Steamboat Springs Jared Polis, a candidate for the at-large seat on the Colorado State Board of Education, gave Steamboat Springs School Board members on Thursday a rare chance to speak their minds about the relationship between the state and smaller school districts.
The local School Board members seemed somewhat taken aback by Polis, who has been traveling across Colorado to ask even leaders of small, rural school districts what they expect from the state board.
"We're very aware of state politics here," board member Paul Fisher told Polis. "We've got 15,000 people in our district, and compared to the Front Range we know what that number stands for politically: almost nothing. So we really appreciate that you've come to hear what we think."
Polis said he would represent a paradigm shift on the state education board.
"Right now, the state board plays too adversarial a role, instead of working with school districts. I want to help change the state board's role of regulation to facilitation. Instead of second-guessing districts, the state board should be supporting you.
"I'm here to gather input from Steamboat Springs," Polis continued. "What makes you successful? What troubles you? I want to hear what you think the state board and Department of Education should do for you."
Board members assured Polis that Steamboat school officials have chosen to pursue what is best for local youth.
"We're solving problems regardless of state activities," Fisher said.
"This community decided, a while back, to do what's best for the kids," board member Millie Beall said. "Why is there a Colorado Department of Education? I've never seen them do anything for us. Do they ever talk about kids? I wonder if they ever talk about kids. Because that's where we made our turn around. We don't want to talk about the buses, we don't want to talk about the lunch system. There are people in place to do that. We talk about the kids. And it's awesome, it makes the job fun."
Board member Matt Hermes agreed.
"I can't emphasize too much the impact of the board looking at its governance. It's been critical to the board's successes."
Polis agreed that at the state level, there hasn't been the necessary degree of self-understanding in terms of the board of education's role and responsibilities. He said the job of the state board needs to be reevaluated.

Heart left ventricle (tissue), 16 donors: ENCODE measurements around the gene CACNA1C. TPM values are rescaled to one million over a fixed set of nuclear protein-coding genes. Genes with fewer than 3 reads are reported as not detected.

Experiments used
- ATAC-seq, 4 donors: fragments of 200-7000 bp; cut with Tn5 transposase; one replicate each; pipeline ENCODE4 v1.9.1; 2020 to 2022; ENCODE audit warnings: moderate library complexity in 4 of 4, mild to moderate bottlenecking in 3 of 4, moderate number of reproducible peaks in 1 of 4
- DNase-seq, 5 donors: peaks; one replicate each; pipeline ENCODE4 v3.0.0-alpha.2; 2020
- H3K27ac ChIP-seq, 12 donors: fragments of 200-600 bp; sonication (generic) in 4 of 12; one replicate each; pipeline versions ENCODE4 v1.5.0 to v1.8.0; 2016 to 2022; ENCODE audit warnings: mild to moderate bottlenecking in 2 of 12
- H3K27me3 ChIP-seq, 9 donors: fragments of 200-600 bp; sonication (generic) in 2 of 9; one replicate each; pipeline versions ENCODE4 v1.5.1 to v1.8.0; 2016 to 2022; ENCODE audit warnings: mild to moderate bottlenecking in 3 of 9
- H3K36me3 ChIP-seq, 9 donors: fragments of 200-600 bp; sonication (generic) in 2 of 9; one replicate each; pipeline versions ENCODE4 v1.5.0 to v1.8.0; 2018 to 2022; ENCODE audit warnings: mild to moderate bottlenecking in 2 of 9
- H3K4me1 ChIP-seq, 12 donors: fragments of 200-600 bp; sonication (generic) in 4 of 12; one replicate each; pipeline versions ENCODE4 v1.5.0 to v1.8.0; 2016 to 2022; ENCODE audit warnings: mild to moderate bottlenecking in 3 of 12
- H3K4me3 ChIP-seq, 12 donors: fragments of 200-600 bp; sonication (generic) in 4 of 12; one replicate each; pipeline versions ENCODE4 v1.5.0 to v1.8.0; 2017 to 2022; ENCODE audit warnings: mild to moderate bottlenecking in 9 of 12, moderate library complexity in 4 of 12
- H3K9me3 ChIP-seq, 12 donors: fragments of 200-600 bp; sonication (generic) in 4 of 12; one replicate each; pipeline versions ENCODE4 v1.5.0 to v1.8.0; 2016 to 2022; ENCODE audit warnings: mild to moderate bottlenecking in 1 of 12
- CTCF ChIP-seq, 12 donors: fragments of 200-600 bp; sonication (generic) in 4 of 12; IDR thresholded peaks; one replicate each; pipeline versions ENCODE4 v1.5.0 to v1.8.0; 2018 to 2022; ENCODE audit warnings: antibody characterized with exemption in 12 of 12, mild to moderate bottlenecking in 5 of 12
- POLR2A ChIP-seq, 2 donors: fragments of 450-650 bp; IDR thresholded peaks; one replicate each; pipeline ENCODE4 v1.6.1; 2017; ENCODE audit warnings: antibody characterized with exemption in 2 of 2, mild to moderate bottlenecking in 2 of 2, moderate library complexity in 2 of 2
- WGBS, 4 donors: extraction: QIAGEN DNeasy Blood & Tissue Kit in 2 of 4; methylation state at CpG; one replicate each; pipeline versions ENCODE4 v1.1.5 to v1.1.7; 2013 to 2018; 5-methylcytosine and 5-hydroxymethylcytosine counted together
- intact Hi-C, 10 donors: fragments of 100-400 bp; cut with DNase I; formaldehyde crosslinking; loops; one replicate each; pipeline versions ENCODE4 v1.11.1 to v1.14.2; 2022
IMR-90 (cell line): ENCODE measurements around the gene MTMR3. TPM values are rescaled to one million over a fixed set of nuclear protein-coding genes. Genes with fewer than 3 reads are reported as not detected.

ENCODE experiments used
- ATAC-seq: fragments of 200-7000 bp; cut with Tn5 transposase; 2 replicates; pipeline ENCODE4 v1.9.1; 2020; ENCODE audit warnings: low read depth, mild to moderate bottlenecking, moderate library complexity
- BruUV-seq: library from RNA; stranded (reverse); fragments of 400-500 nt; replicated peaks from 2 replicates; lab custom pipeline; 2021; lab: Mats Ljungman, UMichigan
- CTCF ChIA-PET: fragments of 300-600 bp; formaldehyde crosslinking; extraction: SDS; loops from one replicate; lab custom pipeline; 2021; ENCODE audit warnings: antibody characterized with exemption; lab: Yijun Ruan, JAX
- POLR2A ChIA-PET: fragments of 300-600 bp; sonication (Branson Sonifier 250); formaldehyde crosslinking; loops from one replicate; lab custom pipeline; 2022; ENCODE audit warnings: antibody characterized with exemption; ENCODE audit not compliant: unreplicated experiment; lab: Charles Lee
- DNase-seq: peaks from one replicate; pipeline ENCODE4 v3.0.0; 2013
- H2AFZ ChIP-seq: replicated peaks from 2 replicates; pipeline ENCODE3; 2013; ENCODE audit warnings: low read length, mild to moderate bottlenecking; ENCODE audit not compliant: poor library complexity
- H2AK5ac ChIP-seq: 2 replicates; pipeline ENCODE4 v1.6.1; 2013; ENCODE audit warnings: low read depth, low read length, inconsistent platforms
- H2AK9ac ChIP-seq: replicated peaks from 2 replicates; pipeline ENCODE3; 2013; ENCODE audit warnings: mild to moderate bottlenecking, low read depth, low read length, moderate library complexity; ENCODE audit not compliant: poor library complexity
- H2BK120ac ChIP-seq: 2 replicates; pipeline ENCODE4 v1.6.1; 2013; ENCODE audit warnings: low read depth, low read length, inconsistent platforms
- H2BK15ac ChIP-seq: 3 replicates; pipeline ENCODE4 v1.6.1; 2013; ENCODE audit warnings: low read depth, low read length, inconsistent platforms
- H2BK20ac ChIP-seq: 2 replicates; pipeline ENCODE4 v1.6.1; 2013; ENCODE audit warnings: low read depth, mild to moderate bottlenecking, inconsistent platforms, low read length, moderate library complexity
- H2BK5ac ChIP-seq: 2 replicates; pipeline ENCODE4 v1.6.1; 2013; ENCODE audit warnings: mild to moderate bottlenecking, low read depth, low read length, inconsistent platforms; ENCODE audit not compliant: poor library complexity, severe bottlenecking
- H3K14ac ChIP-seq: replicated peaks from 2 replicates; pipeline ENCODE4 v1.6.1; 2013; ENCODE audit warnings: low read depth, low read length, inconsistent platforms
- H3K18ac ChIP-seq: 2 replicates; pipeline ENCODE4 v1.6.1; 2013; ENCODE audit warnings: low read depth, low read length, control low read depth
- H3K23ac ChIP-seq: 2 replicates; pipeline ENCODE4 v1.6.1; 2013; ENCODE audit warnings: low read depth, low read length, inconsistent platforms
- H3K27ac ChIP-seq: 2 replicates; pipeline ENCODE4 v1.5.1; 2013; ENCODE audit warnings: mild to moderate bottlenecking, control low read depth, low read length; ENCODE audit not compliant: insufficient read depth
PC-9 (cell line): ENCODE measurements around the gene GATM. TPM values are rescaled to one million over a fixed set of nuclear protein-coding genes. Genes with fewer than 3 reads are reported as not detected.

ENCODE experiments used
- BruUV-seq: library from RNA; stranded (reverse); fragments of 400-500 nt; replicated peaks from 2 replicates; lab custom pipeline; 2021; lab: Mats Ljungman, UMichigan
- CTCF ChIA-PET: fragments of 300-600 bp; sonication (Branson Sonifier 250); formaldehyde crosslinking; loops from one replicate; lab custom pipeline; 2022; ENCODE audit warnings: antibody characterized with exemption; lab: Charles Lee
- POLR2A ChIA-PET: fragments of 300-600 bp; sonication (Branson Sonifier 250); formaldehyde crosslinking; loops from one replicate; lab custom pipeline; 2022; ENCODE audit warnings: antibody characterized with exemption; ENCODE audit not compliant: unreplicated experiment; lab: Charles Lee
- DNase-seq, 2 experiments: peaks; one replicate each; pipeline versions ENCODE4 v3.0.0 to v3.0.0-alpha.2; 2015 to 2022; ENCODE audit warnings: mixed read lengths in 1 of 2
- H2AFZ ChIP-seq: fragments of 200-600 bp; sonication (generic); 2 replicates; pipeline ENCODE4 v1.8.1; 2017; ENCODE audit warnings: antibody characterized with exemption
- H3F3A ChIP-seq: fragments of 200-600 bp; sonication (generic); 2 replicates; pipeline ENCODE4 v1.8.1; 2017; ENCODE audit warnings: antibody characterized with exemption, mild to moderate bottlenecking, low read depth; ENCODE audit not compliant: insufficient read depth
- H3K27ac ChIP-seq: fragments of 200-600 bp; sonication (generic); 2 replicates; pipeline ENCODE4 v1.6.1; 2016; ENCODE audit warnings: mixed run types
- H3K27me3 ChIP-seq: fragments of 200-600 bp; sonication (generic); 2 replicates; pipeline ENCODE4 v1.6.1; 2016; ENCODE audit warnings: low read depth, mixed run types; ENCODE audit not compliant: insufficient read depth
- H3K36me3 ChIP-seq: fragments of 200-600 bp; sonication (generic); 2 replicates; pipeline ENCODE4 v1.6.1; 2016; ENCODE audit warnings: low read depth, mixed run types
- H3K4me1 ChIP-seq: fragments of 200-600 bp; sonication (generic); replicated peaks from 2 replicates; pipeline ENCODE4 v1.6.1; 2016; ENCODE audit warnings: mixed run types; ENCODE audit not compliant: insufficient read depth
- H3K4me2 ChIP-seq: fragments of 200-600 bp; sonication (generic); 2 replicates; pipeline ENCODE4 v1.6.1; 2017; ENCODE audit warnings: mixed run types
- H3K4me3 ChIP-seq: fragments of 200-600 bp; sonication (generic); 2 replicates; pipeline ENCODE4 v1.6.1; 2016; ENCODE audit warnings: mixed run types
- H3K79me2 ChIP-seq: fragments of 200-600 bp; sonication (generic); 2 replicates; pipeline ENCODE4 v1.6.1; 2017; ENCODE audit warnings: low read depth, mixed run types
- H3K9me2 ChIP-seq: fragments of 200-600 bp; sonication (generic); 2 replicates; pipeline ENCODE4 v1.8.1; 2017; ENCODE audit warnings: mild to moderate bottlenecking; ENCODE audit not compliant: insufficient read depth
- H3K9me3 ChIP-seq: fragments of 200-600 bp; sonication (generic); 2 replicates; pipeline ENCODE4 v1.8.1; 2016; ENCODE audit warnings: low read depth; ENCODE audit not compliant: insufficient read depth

"It should be the center of information, to encourage best practices by consolidating information from all the school districts," he said. "It should be an information clearinghouse."
School Board members liked that idea, because gathering district-specific information and listening to concerns would reinforce local control.
"Local control is the issue," Beall said. "One-size-fits-all laws made at the state level for, say, Jefferson County, nine times out of 10 have nothing to do with us out here."
Polis said he believes the state board does not spend enough time on pragmatic issues concerning actual students and problems, and spends too much time discussing issues like religion in the schools.
"The 'In God We Trust' issue is a type example of what happens with education at the state level," he said. "Aren't there more important things to be doing?"
Polis said he believes the RE-2 School District has a model board for the whole state. "They lack a clear agenda and vision, at the state level, that you have here," he said.
Polis, a Democrat, is running against incumbent Ben Alexander for the Colorado Board of Education seat. He assured the local School Board members that, if elected, he will not be a stranger, and will continue to visit even the smaller school districts in the state.
Polis is a business entrepreneur who has founded or co-founded several Internet start-up companies. His goals include improving technology in the classroom, reducing class size, attracting, retaining and developing exceptional educators, and creating safer schools.
To reach Bonnie Nadzam call 871-4205 or e-mail email@example.com